Griffin’s medical condition began prenatally, or before birth. During his mother’s pregnancy, doctors took a routine ultrasound. The procedure, which uses high-frequency sound waves to create an image, revealed an unusual problem: a strand of fibrous tissue inside the womb had wrapped around Griffin’s left hand. This condition is called amniotic band syndrome, or ABS (see What is ABS?).

“We still don’t know exactly why it happens,” says Dr. Hanmin Lee, who studies ABS and other prenatal conditions at the University of California, San Francisco. “But when it does, it basically strangulates parts of the body—most commonly, the hands, arms, or legs.”

Griffin’s medical condition began prenatally, or before birth. When his mother was pregnant, doctors took a regular ultrasound. The procedure uses high-frequency sound waves to form an image. It showed an unusual problem. A strand of fibrous tissue had wrapped around Griffin’s left hand inside the womb. This condition is called amniotic band syndrome, or ABS (see What is ABS?).

Dr. Hanmin Lee studies ABS and other prenatal conditions at the University of California, San Francisco. “We still don’t know exactly why it happens,” he says. “But when it does, it basically strangulates parts of the body—most commonly, the hands, arms, or legs.”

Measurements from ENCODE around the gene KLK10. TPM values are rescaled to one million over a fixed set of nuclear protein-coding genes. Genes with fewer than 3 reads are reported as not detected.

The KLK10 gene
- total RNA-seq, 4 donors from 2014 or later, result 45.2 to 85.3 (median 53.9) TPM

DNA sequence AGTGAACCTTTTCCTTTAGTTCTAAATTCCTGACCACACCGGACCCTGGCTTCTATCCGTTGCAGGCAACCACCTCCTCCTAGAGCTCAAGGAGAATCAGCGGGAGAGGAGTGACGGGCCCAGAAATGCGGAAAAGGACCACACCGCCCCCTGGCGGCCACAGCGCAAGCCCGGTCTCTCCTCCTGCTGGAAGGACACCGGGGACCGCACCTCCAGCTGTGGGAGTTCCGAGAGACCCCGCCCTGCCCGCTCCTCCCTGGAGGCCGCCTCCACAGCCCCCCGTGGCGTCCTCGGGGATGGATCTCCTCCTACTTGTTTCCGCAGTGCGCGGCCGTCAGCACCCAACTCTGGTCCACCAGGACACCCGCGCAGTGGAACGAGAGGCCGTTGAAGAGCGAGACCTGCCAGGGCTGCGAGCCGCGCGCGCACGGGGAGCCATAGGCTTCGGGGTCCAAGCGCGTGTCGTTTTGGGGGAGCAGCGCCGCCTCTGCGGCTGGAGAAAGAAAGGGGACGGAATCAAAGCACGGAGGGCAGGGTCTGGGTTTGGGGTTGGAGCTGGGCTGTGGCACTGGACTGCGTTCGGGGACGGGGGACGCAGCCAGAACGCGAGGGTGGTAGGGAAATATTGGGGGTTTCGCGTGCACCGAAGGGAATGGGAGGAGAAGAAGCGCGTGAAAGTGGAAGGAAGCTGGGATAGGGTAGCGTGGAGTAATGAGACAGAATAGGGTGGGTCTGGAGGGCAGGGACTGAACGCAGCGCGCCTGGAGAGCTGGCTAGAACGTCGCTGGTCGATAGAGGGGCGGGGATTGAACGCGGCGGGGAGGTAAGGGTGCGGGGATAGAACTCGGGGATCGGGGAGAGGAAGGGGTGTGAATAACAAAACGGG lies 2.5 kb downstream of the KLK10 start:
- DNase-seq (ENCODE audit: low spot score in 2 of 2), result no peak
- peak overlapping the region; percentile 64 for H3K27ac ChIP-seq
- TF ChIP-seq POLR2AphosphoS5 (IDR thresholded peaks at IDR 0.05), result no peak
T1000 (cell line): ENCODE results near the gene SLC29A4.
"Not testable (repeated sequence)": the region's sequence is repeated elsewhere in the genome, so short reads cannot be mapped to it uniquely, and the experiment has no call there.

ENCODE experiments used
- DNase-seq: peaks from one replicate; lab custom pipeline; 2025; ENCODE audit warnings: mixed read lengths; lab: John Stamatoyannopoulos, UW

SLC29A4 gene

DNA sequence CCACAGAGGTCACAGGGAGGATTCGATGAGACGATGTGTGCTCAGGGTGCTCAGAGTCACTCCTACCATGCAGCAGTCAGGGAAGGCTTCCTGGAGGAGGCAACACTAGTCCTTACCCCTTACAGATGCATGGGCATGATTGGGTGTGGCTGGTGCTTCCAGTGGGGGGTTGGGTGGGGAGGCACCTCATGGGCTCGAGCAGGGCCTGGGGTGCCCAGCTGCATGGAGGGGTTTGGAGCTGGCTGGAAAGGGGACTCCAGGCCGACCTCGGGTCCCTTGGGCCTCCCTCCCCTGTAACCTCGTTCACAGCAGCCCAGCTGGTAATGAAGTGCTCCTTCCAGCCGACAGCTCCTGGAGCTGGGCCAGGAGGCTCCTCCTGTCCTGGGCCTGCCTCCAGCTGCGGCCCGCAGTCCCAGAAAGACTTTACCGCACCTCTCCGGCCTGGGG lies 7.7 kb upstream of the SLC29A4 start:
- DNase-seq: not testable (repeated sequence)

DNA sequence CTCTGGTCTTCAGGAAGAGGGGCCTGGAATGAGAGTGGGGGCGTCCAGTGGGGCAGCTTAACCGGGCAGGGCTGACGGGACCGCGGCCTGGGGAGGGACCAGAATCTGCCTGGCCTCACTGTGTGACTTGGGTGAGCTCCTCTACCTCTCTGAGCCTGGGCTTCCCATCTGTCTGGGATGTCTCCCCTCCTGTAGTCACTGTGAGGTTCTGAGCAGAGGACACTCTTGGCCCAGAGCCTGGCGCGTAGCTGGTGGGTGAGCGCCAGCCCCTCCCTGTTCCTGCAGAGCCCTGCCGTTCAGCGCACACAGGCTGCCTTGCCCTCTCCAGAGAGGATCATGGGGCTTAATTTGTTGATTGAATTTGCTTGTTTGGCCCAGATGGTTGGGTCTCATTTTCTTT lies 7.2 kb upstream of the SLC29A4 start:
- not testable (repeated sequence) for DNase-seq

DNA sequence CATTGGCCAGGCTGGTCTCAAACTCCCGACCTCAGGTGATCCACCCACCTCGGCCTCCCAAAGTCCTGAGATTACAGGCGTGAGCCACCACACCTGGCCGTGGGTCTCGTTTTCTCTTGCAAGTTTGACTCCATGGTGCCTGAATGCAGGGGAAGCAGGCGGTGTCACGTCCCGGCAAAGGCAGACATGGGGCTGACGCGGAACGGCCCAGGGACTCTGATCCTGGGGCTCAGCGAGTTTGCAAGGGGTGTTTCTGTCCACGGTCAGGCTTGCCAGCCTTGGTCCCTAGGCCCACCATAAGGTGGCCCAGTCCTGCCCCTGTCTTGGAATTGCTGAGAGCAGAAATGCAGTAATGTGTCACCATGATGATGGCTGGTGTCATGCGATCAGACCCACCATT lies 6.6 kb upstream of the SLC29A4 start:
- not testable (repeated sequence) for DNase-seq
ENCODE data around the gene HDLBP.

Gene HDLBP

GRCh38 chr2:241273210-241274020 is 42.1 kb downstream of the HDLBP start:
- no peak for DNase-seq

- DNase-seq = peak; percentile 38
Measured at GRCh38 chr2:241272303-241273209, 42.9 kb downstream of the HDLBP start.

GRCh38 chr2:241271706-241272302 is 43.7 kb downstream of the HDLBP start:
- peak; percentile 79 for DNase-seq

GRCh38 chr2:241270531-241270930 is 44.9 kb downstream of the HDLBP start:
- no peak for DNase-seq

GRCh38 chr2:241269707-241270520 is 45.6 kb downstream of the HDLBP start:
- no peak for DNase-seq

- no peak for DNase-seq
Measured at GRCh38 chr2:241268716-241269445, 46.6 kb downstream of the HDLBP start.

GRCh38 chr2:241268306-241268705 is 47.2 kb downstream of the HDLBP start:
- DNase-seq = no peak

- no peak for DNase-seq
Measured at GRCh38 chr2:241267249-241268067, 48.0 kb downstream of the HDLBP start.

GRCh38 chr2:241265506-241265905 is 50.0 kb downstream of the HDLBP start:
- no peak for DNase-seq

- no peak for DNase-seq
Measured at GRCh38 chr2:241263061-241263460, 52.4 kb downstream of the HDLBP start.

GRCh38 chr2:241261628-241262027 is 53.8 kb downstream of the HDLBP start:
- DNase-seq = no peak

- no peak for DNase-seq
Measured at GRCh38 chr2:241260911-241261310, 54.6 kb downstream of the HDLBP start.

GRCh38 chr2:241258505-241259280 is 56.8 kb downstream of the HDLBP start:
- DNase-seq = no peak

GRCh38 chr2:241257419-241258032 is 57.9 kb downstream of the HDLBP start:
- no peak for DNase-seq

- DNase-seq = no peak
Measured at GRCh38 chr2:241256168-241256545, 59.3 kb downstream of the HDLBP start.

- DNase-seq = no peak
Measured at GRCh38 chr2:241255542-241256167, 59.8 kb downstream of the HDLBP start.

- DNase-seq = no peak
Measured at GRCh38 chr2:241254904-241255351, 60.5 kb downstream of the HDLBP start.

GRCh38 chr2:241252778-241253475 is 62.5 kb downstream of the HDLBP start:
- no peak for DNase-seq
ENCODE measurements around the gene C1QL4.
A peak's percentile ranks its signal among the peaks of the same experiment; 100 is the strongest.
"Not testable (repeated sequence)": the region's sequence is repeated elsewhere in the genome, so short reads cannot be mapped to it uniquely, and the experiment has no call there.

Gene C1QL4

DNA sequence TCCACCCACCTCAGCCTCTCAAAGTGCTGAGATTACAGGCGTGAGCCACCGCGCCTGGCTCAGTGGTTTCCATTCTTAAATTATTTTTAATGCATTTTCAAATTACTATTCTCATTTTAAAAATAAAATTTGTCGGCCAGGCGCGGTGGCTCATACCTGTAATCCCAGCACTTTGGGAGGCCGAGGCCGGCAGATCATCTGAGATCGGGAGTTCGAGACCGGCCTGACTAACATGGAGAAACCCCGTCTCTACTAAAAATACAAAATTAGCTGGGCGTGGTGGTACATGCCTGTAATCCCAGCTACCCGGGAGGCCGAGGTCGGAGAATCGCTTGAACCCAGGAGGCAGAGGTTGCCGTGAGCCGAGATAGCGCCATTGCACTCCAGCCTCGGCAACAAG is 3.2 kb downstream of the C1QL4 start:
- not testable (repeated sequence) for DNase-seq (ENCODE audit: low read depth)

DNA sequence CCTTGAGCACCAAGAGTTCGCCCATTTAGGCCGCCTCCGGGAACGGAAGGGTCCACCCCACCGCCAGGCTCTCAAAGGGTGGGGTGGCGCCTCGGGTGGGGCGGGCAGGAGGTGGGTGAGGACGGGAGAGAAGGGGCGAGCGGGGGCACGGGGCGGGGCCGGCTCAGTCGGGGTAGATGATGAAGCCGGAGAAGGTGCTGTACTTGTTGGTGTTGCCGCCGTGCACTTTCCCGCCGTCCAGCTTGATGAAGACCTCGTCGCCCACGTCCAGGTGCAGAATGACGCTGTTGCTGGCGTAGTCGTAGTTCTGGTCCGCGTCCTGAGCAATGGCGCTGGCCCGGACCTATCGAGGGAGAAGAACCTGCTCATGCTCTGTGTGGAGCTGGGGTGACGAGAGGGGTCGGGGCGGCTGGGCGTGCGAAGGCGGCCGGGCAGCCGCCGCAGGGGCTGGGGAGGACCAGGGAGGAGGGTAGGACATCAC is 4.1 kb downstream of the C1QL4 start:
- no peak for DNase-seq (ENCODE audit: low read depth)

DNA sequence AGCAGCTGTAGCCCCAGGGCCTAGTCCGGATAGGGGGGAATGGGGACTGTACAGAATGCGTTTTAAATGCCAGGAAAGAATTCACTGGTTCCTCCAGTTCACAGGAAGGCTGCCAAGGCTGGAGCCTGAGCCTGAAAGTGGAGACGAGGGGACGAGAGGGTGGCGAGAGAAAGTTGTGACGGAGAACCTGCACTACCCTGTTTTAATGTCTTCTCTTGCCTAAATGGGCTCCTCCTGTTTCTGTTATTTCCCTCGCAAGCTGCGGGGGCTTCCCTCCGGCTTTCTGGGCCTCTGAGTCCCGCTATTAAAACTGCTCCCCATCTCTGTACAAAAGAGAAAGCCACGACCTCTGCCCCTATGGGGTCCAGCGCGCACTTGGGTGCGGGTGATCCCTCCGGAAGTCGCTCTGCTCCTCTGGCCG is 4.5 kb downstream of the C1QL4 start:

BRIAN SPURLOCK/USA TODAY SPORTS/SIPA USA

LIKE LIGHTNING: Griffin ran the fastest-ever 40-yard dash for a linebacker.

The fibrous strand cuts off the flow of blood and nutrients to the body part that it’s tangled around. This can cause the skin to swell, making the strand tighten even more. “When you don’t have that blood or those nutrients, the cells begin to die and the body part starts to wither,” says Lee.

It’s possible to treat amniotic band syndrome while a baby is still in the womb. Physicians like Lee can perform an operation to remove the band before it causes too much damage. In Griffin’s case, though, there was a complicating factor: Griffin shared the womb with his twin brother, Shaquill. A surgery would have risked injuring him. The Griffins and their doctors decided to let the condition take its course.

“Shaquem’s story is inspiring,” says Lee, who has followed the football player’s career. “I hope other kids with amniotic band syndrome can read about his success and know that it’s okay to be different—it’s about becoming the best version of yourself that you can be.”

The fibrous strand wraps around a body part, and it cuts off the flow of blood and nutrients to that part. This can cause the skin to swell. And that makes the strand get even tighter. “When you don’t have that blood or those nutrients, the cells begin to die and the body part starts to wither,” says Lee.

Doctors can treat amniotic band syndrome while a baby is still in the womb. Physicians like Lee can perform an operation. They remove the band before it causes too much harm. But in Griffin’s case, something made that difficult. Griffin shared the womb with his twin brother, Shaquill. An operation would have risked harming him. The Griffins and their doctors decided to let the condition take its course.